What is it that is driving women of all ages and descriptions to flock to the jazz dance schools that have become popular in the city?
Over the past few years in Delhi, an increasing number of middle and upper middle class women have been joining up to learn modern dance. The most well-known dance schools in the city include the Shiamak Davar Institute for the Performing Arts (SDIPA) in New Friends Colony, and Ashley Lobo's The Danceworx Academy in Greater Kailash.
Women outnumber men both in the learning and the teaching departments of these institutes. Danceworx has about 25 company instructors, of which 80 per cent are women; it has an average of 1,500 students per month, of which about 65 per cent are women. Danskool, an upcoming institute in Malviya Nagar, has similar figures to offer: an 80-20 ratio, though things are changing. Social stereotypes come into play here. "Men don't dance. This is the general perception. It is seen as a womanly thing to do," says Shaira Bhan, Danceworx's acting artistic director.
Women aren't complaining. Here is one mode of freedom, self-expression and release. Mehar Duggal (name changed), 28, and Shaweta Anand, 23, are students at the SDIPA. How do they fit dance into their everyday life? Mehar did not tell her boyfriend she was joining dance classes; Shaweta thought it wiser not to inform her father. Socially, there is the usual pressure to get married; they have times by which they should be back home; they even have times when their male friends can call them. But both went ahead and joined up anyway.
What did dance offer them? "It made me more comfortable with my body," says Shaweta. "Given my upbringing, I was initially conscious of even lifting up my legs during floor exercises with a boy right behind me or next to me. But I realized we are all here to learn dance seriously and gradually I let myself go." Mehar is more exuberant. "We were real freaks in class, like frustrated women dancing!" she laughs. "If we did what we did here outside, people would think we were maniacs!"
A constant refrain from most women who are learning or teaching dance is that it makes them more confident. What precisely does this mean? Auritra Ghosh, an instructor with Danceworx, says, "It means that I have learnt to accept myself and love my body. Earlier I used to be conscious of my body structure and height. Once you experience your body, it helps." Shaira says she has better posture and walks straighter. The most interesting definition comes from Shaweta: "It means that I can be more of myself in a public space."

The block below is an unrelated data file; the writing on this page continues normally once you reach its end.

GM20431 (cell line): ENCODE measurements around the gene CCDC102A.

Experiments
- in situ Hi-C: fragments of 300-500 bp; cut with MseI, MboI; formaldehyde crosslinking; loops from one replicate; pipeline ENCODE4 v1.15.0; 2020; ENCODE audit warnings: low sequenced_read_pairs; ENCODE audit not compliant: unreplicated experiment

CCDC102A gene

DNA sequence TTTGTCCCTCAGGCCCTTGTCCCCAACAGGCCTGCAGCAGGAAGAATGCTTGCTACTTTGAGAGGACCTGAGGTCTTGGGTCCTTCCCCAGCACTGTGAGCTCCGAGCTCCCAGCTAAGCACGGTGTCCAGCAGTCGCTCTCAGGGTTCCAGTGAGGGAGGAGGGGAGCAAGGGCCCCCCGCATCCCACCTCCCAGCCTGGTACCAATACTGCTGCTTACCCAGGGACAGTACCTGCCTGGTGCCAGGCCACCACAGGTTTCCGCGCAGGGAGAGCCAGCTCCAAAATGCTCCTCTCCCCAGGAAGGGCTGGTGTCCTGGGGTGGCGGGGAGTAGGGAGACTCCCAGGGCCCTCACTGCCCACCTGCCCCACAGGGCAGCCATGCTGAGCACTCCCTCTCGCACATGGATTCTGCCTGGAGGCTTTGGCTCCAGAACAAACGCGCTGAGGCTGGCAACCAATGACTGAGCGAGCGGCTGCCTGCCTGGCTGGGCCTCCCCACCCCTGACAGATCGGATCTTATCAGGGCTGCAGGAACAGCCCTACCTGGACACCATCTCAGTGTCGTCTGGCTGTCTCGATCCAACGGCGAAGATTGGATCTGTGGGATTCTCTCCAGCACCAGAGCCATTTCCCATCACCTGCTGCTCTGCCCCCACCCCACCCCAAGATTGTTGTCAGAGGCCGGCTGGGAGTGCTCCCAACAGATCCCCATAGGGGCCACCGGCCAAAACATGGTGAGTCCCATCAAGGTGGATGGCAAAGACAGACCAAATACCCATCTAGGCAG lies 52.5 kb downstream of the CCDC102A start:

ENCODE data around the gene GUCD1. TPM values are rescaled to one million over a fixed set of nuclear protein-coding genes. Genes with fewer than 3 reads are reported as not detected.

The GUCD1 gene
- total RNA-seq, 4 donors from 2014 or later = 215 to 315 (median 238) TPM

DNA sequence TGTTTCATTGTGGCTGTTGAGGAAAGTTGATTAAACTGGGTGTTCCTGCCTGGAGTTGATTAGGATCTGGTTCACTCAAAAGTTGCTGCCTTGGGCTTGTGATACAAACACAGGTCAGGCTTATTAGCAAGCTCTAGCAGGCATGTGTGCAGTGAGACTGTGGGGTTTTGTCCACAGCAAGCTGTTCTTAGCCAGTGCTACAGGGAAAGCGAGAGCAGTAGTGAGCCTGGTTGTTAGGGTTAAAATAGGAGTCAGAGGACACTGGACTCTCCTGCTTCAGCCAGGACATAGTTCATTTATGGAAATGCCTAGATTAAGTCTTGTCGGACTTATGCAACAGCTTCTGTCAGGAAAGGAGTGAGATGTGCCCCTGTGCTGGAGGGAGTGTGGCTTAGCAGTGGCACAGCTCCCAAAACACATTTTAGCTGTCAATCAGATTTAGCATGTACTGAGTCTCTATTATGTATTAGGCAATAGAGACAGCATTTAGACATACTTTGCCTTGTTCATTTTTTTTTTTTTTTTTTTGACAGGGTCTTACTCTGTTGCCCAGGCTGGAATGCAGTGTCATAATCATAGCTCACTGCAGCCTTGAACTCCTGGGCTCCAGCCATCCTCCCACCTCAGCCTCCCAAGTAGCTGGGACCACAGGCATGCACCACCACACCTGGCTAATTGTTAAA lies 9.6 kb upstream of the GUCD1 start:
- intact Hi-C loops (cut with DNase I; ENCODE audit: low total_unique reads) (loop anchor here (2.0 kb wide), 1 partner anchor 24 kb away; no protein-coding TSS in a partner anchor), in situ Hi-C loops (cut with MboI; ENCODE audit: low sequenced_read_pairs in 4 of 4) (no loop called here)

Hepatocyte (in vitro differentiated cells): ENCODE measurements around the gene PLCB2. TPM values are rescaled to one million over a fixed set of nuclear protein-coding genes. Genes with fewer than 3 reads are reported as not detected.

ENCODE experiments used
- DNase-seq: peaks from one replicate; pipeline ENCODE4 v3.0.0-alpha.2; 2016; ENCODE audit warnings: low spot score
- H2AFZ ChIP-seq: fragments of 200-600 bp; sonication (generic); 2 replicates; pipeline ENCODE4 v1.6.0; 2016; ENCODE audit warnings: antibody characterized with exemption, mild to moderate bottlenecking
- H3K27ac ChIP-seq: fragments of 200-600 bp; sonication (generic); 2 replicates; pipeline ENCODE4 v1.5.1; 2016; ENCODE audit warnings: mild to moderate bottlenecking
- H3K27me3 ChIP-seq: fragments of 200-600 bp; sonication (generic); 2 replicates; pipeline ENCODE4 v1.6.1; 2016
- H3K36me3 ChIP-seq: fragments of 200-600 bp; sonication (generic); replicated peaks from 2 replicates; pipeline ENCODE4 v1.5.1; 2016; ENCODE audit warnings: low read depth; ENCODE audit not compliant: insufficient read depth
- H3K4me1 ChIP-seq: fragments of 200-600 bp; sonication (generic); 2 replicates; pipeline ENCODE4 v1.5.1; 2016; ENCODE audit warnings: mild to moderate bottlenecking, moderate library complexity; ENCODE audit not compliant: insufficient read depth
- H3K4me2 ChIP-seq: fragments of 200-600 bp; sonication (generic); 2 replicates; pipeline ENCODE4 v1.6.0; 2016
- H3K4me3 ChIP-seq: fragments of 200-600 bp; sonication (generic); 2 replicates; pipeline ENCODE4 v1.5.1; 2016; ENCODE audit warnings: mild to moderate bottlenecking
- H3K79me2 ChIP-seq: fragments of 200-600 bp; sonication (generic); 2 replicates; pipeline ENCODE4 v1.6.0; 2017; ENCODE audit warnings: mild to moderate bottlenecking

Sonal Mody, who has been teaching jazz dance for five years, explains how dance helps build self-esteem. "It helps release tensions, as you express so many emotions through movement. Negative energy gets released - you have an outlet. Your steps begin talking for you." Sonal has taught women with all sorts of self-images and self-conceptions. But one thing is common. "Students sometimes begin by worrying about what they are doing. Everyone comes with their own insecurities. But as you grow and cross more and more hurdles, there is a sense of pride in looking back and seeing what you have achieved. Self-esteem is bound to go up."
It is important to let everyone be themselves in class; comparisons are actively discouraged and there is no negative feedback. Jokes and banter are exchanged and students are encouraged to loosen up. After all, it is not just about esteem; it is also a whole lot of fun.
An interesting facet of this trend is the different age groups from which the women come. Sangeeta Agrawal is 42, a mother of two kids, a businesswoman, and has been learning dance for almost a year now. Madhulika Prakash is 35, also a mother of two, formerly a foreign exchange trader but now a homemaker, she has joined classes since August 2004.
Why did they opt for dance? One reason is that their children are now a bit older, giving them more free time. But there are other reasons as well. Sangeeta says it makes her feel better both mentally and physically. "You feel more in control of your life when you do things you enjoy, make time for yourself instead of focusing on family all the time," she says.
Madhulika has similar things to say: "This is something I do just for myself. At other times, I'm a daughter, daughter-in-law, wife or whatever. You're supposed to behave in a certain way. There is anonymity here, and there are no expectations of you, no pressure. I can be as non-serious as I like and that freedom is very important to me. Also, in other hobbies like writing or painting, you can always be interrupted. Here, there is no interruption. It's time-out!"
Women are also taking up dance full-time, as a profession. Many joined for fun and ended up making dance their vocation. They had to face the usual objections from parents and society: the perceived lack of financial stability, the odd or long hours of work, and no clear "future". But these women are glad about having stuck to their guns; they now have the relatively rare fortune of doing something they are passionate about for a living. It is financially viable, social acceptability has increased; and one can always move up to being a choreographer as the body gets older.
An astonishing story is that of Antra Lodha, all of 13 years old, who teaches dance at Danskool to people twice her age. Her parents are supportive and she wants to make dance a full-time career once she finishes her studies. "I have so much energy," she says, "this is a good way to release it. Otherwise my mother has trouble with me." She has already been teaching for a year now, and will probably do so for a long time to come.
It is not only the women who need expression and release. And this explains the growing tribe of men, with their different coordinates of restrictions, signing up for dance. But that's another story.